“Justice is a certain rectitude of mind whereby a man does what he ought to do in the circumstances confronting him” —Thomas Aquinas.
According to their website, part of the Justice Department’s mission is to “seek just punishment for those guilty of unlawful behavior.” In my view, the idea that people who consciously do wrong should be punished is intellectually lazy and philosophically misguided. We must construct a more consistent methodology for securing justice and public order; a methodology which is not rested on false precepts.
In our world today, there are many mechanisms that play into reducing criminal and other antisocial behavior, varying greatly from state to state, country to country, especially when it comes to punitive measures. In Arizona, crimes are categorized into classes of misdemeanor and felony by the severity of the offense, and a strict range of sentences are doled out accordingly. But how do we determine the severity of a crime and the appropriate sentence?
According to Arizona Revised Statutes, manslaughter is considered a class 2 felony with a first-time presumptive sentence of 10 years imprisonment, whereas first degree murder is considered a class 1 felony, punishable by “death or life imprisonment” (13 A.R.S. §§ 703, 1103, 1105). This same law defines manslaughter as second degree murder “upon a sudden quarrel or heat of passion resulting from adequate provocation by the victim” or “while being coerced to do so by the use or threatened immediate use of unlawful deadly physical force upon such person or a third person which a reasonable person in his situation would have been unable to resist,” among other things. First degree murder is defined differently, as meaning to cause the death of another person knowingly and with premeditation.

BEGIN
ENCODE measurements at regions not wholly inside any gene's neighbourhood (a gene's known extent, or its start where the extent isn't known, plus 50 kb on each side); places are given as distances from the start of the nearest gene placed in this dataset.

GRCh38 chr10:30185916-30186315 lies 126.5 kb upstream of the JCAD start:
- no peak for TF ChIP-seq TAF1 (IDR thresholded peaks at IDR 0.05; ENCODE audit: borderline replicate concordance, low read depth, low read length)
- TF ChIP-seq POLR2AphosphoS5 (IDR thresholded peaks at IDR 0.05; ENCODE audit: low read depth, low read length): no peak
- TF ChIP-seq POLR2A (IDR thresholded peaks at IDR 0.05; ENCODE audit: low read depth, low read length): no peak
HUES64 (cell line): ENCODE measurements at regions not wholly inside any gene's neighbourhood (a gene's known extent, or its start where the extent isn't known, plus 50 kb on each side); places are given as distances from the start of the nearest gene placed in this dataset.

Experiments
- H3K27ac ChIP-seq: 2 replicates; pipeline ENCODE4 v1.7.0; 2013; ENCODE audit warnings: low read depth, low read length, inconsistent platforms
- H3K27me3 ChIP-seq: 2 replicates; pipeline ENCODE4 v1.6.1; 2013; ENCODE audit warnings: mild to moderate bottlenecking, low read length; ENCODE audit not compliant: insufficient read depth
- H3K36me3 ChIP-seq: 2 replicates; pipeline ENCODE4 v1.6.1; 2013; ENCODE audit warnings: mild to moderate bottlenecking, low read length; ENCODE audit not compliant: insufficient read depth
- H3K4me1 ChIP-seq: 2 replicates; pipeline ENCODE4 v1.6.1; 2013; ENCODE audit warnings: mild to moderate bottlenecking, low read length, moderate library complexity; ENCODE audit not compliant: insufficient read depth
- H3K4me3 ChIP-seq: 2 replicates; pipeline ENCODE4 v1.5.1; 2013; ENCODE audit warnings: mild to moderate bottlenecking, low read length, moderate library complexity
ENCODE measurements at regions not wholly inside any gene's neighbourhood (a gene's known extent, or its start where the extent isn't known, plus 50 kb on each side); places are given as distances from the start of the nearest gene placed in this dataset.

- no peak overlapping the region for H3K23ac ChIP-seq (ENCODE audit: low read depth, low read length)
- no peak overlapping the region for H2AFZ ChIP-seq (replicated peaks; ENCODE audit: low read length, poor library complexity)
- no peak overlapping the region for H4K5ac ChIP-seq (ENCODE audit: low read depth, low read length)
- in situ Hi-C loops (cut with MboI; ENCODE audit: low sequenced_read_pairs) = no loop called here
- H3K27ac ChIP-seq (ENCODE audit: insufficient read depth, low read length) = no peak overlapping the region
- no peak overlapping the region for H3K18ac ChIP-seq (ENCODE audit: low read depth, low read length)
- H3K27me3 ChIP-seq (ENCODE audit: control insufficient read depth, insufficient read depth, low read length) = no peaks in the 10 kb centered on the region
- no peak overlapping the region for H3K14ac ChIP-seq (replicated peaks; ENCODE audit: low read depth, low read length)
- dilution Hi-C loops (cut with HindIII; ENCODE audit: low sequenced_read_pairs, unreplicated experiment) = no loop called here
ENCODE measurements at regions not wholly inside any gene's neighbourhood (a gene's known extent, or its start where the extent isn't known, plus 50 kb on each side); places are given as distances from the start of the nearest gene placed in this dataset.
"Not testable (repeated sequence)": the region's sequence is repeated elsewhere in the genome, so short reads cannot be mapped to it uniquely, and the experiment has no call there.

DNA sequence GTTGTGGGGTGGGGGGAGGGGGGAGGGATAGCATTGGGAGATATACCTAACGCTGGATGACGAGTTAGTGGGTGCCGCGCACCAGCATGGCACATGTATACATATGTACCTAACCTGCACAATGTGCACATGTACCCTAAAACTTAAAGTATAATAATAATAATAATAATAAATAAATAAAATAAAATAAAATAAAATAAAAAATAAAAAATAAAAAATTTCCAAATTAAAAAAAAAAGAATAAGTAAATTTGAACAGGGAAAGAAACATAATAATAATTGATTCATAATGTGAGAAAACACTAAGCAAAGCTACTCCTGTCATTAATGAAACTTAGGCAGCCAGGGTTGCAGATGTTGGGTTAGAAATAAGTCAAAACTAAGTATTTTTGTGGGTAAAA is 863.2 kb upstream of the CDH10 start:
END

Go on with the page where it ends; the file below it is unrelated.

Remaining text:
Such distinctions exist in many statutes across the United States and throughout the rest of the world. I think what we can gather is that the degree to which a person intentionally set out to commit murder is a core determinant in the severity of their crime and therefor the harshness of their punishment. What we see is the factors ‘heat of passion’ and coercion degrading this degree of culpability, creating a lesser crime. The issue is that it can be strongly argued that the the deeper we dive into biology and physics, the less and less culpable anyone is for anything. Passion and compulsion aren’t the only factors in behavior.
Take for instance: A low-resolution analysis may yield that a person did commit murder, and such as there were no extenuating circumstances, did so wittingly and with premeditation. The immediate question I would ask is:
1. What precisely constitutes a person?
Often when we think of a person, we view them somewhat abstractly, as some kind of spirit within an animal. The reality is that no such spirit exists. You can cut a person open, shoot X-rays through them, put them in an MRI, use bells and whistles to search some sort of spectral phenomenon, and yet you will find nothing which cannot be reduced to energy and matter. Essentially, a human being is an extraordinarily complex biological machine with a mainframe computer called the brain. Next I ask:
2. What does it mean to wit or premeditate?